Journal of Telemedicine and Telecare

Publisher: SAGE Publications

Journal description

Telemedicine' has been defined in general terms to be 'medicine practised at a distance' and as such it encompasses both diagnosis and treatment, as well as medical education. During the last decade certain telemedicine applications, such as videoconsulting and teleradiology, have matured to become essential health care services. Others, such as telepathology, remain the subject of intensive research effort. The Journal of Telemedicine and Telecare publishes peer-reviewed papers on all aspects of both telemedicine and telecare - the latter covering distance nursing and community support. It is relevant to both the primary and secondary medical sectors, as well as having application to the veterinary field, and includes papers on all aspects of these emerging fields. In addition to original articles, the journal publishes preliminary communications, commissioned review articles, case reports, letters to the Editor and book reviews.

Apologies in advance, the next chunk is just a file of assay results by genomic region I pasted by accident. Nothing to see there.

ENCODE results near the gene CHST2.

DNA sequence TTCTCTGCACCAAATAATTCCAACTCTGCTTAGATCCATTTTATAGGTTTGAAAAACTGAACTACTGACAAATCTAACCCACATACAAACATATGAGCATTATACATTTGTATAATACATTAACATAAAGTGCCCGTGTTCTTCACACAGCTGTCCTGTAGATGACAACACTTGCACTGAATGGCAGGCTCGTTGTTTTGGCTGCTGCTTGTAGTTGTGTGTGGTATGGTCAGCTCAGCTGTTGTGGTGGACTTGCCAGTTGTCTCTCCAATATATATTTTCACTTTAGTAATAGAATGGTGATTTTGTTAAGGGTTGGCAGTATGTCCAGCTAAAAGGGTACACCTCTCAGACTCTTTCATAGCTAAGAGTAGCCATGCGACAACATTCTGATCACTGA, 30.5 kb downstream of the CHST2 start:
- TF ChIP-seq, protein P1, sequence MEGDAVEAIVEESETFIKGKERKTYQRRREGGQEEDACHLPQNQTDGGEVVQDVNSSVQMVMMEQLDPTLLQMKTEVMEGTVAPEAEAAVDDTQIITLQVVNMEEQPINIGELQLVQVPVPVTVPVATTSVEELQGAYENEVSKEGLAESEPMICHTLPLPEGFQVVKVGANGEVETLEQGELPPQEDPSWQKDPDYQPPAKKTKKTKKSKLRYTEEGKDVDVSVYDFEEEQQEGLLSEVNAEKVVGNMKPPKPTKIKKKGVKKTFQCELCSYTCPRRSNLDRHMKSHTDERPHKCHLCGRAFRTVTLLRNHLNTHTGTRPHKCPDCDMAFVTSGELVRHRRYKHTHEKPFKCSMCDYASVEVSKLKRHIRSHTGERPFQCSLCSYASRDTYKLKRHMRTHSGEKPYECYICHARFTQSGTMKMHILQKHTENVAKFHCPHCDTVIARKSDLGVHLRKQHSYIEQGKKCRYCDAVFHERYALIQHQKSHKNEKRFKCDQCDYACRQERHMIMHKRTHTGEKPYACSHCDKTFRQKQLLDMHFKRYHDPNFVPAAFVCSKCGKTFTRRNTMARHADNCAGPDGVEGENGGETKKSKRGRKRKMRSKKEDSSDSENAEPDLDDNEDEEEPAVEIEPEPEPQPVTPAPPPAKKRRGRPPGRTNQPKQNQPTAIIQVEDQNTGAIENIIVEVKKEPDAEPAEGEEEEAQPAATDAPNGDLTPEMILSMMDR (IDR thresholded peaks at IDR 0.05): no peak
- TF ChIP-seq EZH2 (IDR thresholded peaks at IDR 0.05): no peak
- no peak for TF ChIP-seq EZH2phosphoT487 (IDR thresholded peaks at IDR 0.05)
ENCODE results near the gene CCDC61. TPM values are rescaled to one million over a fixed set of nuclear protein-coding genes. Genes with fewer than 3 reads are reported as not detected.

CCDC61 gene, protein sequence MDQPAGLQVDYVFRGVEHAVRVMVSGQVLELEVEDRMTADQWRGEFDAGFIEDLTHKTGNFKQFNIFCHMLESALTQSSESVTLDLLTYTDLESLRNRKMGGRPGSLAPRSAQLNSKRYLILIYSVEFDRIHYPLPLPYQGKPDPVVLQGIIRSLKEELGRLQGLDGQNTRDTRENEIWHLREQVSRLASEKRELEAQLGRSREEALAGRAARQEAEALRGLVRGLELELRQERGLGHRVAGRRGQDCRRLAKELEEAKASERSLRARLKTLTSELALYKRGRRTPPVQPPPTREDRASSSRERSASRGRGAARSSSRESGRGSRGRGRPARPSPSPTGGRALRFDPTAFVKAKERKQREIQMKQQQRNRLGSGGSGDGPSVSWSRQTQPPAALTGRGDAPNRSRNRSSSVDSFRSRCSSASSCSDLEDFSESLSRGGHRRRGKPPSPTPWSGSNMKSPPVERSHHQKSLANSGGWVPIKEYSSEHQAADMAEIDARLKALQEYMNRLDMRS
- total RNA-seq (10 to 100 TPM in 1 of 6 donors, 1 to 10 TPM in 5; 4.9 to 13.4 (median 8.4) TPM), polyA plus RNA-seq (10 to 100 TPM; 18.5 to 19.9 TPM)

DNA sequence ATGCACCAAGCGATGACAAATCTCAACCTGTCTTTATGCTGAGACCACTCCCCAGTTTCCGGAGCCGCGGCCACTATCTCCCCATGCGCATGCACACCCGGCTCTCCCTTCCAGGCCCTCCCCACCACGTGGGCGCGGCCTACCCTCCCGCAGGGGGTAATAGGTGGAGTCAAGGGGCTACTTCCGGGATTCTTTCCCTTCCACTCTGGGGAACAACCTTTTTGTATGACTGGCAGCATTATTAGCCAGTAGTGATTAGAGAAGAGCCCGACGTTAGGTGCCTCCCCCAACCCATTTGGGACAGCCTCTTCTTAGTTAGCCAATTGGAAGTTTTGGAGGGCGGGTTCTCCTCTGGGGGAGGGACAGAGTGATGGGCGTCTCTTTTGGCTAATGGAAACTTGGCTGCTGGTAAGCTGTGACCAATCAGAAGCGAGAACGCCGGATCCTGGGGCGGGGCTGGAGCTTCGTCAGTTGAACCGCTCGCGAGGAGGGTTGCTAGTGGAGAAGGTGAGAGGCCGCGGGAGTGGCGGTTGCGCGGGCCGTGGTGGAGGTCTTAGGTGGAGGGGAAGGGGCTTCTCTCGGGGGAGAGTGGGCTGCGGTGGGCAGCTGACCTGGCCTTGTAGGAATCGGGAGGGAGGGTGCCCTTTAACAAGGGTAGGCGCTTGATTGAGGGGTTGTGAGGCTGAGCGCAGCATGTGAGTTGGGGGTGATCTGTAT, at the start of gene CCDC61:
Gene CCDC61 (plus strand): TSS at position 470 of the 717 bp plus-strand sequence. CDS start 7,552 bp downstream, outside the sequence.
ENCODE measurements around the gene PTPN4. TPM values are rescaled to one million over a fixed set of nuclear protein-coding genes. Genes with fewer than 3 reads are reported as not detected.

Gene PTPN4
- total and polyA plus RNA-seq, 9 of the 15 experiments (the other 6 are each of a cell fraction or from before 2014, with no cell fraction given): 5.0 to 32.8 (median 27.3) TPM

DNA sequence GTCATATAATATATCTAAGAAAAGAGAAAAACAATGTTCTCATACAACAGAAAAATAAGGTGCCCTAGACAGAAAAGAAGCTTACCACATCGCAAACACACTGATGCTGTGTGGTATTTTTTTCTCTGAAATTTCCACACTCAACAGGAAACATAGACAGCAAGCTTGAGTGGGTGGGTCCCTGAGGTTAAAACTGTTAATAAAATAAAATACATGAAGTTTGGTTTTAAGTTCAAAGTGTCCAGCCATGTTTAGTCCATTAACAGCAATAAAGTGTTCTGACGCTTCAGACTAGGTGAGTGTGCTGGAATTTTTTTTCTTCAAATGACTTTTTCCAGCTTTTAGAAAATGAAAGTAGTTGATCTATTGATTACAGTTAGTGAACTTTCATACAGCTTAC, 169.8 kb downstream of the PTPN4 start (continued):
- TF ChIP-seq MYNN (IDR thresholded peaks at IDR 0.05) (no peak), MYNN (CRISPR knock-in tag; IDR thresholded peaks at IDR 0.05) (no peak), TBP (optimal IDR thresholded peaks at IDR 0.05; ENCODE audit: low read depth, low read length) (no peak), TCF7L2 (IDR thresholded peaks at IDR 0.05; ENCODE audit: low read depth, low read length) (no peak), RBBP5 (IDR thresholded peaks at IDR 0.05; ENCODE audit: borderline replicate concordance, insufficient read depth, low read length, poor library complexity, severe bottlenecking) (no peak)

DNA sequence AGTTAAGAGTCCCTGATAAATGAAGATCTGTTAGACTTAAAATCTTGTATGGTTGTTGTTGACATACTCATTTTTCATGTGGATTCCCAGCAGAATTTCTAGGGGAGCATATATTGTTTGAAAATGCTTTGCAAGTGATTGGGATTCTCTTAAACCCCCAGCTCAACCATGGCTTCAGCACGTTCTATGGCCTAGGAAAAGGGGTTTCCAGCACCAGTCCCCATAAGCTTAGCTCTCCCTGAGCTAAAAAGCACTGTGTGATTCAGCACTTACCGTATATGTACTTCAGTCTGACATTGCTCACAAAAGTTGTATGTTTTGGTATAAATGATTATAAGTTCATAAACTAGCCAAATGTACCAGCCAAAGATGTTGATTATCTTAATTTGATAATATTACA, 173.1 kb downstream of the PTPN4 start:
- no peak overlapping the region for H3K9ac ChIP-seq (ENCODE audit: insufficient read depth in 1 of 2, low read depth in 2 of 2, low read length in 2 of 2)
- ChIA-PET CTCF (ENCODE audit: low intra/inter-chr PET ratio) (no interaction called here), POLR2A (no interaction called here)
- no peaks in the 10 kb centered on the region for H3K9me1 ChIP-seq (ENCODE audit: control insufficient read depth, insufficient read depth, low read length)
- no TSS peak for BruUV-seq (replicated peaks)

Journal Impact: 1.87*

*This value is calculated using ResearchGate data and is based on average citation counts from work published in this journal. The data used in the calculation may not be exhaustive.

Journal impact history

2016 Journal impact Available summer 2017
2015 Journal impact 1.87
2014 Journal impact 2.46
2013 Journal impact 2.66
2012 Journal impact 2.19
2011 Journal impact 2.03
2010 Journal impact 2.15
2009 Journal impact 1.43
2008 Journal impact 1.07
2005 Journal impact 0.69

Journal impact over time

Journal impact
Year

Additional details

Cited half-life 6.90
Immediacy index 0.19
Eigenfactor 0.00
Article influence 0.56
Website Journal of Telemedicine and Telecare website
ISSN 1758-1109

Publisher details

This journal may support self-archiving.
Learn more

Publications in this journal